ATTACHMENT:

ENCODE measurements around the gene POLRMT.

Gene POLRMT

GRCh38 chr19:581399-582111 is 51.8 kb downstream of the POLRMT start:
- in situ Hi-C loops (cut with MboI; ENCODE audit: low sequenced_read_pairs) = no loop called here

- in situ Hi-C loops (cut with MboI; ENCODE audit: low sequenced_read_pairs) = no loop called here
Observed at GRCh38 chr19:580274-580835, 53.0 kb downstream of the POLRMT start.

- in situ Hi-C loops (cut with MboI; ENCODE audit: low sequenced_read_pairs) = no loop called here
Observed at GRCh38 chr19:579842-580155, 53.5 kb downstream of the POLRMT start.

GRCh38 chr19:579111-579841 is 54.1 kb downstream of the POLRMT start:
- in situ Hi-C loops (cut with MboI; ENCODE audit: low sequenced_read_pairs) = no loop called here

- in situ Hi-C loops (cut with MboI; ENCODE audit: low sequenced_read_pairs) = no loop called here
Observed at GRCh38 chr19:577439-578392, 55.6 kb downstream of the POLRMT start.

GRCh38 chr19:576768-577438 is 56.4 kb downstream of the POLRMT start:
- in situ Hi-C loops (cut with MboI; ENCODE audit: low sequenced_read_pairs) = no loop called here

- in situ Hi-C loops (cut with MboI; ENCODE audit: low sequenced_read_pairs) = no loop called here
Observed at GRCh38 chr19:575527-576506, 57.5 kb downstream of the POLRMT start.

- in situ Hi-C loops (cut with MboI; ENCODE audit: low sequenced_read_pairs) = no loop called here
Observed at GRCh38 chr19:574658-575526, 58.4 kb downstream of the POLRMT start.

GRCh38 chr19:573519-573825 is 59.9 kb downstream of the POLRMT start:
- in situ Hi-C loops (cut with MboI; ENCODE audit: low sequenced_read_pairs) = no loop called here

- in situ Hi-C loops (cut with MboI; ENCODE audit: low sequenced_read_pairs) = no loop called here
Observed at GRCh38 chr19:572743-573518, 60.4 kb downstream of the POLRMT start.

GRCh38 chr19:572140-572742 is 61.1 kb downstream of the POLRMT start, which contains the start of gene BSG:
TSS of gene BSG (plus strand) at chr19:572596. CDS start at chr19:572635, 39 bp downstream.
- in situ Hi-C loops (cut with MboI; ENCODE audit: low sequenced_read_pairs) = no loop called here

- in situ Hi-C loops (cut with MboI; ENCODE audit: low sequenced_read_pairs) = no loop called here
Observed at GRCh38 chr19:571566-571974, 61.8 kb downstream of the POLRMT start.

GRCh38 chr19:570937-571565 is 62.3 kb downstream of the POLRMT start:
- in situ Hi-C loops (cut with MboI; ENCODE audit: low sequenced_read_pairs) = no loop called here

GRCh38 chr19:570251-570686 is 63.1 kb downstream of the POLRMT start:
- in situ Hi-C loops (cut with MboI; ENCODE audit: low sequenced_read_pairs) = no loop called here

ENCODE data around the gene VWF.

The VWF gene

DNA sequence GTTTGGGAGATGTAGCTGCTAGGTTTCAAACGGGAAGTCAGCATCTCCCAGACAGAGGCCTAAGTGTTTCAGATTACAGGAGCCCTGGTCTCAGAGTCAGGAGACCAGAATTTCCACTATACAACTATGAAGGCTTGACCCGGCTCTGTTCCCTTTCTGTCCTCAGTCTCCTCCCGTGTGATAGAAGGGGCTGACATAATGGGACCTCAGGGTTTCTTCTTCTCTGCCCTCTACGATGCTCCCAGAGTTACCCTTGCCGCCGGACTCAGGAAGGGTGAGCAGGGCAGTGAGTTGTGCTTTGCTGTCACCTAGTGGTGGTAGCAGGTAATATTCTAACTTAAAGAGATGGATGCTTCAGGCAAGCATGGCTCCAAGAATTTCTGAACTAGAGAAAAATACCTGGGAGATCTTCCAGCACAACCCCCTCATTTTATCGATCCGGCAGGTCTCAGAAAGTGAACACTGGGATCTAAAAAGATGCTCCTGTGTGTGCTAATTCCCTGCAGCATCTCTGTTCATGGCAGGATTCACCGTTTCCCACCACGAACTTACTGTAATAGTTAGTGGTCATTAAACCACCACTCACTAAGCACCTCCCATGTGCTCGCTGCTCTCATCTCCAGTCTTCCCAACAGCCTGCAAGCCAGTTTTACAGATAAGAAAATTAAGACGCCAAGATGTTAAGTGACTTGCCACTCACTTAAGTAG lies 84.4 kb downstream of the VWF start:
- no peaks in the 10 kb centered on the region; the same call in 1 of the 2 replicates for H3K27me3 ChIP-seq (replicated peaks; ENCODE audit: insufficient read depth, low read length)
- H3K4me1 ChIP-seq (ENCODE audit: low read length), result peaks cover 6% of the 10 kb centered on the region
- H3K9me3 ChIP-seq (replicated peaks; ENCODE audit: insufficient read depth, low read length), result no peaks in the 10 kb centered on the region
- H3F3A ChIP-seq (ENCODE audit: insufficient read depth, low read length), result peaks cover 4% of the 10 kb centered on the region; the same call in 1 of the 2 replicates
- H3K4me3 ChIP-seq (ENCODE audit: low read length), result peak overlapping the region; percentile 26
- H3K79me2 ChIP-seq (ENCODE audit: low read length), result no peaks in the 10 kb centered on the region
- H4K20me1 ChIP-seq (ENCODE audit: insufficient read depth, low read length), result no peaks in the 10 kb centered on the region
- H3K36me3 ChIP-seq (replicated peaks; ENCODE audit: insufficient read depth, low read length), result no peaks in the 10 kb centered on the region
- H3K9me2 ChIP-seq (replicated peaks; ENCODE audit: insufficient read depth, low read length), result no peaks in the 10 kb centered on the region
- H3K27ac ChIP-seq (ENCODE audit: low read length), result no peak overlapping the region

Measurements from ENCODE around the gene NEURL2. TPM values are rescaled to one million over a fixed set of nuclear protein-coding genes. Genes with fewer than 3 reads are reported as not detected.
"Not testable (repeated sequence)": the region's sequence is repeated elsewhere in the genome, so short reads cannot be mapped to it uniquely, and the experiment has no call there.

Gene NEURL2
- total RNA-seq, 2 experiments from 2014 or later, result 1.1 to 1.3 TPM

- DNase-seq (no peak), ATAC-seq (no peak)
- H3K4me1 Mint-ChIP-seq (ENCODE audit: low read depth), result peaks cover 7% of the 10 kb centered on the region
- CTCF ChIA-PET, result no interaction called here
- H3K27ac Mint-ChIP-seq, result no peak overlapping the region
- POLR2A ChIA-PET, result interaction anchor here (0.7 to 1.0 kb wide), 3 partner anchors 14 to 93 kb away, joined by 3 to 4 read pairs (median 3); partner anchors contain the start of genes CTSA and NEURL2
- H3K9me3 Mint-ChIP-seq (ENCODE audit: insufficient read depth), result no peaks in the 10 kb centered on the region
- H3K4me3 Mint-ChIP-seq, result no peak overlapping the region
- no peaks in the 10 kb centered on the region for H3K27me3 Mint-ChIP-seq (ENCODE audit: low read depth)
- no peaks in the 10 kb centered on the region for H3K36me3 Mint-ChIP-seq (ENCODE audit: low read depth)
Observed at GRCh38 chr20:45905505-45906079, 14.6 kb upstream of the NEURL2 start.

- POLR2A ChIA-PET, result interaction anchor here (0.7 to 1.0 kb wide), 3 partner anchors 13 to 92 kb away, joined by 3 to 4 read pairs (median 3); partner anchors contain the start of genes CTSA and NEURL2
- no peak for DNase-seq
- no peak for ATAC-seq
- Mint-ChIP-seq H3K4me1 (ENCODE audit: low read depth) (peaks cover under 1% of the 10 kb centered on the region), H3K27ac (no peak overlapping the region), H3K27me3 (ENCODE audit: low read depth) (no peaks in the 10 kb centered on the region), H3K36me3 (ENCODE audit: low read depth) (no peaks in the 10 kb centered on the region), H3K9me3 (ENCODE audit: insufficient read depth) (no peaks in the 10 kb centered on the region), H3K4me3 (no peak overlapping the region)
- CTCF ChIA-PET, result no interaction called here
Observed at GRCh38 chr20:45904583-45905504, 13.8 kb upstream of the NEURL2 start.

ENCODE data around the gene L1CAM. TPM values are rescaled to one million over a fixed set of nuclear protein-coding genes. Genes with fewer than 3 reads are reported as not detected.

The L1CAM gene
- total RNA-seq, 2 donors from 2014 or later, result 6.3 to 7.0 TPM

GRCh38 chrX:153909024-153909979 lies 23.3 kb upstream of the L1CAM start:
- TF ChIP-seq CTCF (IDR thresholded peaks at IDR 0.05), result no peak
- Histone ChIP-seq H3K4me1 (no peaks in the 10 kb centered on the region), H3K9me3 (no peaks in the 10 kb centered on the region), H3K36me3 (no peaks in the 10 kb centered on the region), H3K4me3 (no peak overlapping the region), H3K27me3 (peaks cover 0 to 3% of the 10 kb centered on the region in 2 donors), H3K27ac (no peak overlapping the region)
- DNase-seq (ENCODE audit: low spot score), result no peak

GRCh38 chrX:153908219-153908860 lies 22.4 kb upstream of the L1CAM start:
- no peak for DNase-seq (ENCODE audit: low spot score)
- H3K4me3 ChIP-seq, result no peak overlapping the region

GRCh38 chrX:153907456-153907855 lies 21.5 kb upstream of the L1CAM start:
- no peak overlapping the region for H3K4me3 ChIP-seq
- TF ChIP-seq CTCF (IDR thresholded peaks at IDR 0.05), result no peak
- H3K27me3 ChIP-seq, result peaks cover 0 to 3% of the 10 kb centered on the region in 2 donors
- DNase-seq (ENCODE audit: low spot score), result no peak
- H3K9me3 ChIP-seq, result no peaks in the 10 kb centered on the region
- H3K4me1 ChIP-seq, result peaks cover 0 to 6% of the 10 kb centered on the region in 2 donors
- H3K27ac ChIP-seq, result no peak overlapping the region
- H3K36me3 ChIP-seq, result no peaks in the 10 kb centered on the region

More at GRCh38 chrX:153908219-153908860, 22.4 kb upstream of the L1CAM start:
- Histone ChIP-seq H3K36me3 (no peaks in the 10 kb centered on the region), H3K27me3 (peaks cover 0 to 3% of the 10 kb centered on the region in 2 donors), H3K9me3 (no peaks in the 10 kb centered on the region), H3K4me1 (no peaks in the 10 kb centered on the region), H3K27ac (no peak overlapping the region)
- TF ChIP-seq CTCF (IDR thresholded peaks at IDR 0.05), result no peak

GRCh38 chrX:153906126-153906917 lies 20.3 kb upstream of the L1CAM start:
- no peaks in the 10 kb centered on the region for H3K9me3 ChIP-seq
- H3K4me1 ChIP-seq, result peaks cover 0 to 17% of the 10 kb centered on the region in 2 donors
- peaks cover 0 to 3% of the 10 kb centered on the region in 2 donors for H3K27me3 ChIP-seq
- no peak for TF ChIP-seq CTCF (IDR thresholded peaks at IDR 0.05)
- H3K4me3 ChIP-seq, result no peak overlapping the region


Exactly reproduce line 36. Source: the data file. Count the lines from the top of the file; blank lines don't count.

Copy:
- H3K4me1 ChIP-seq (ENCODE audit: low read length), result peaks cover 6% of the 10 kb centered on the region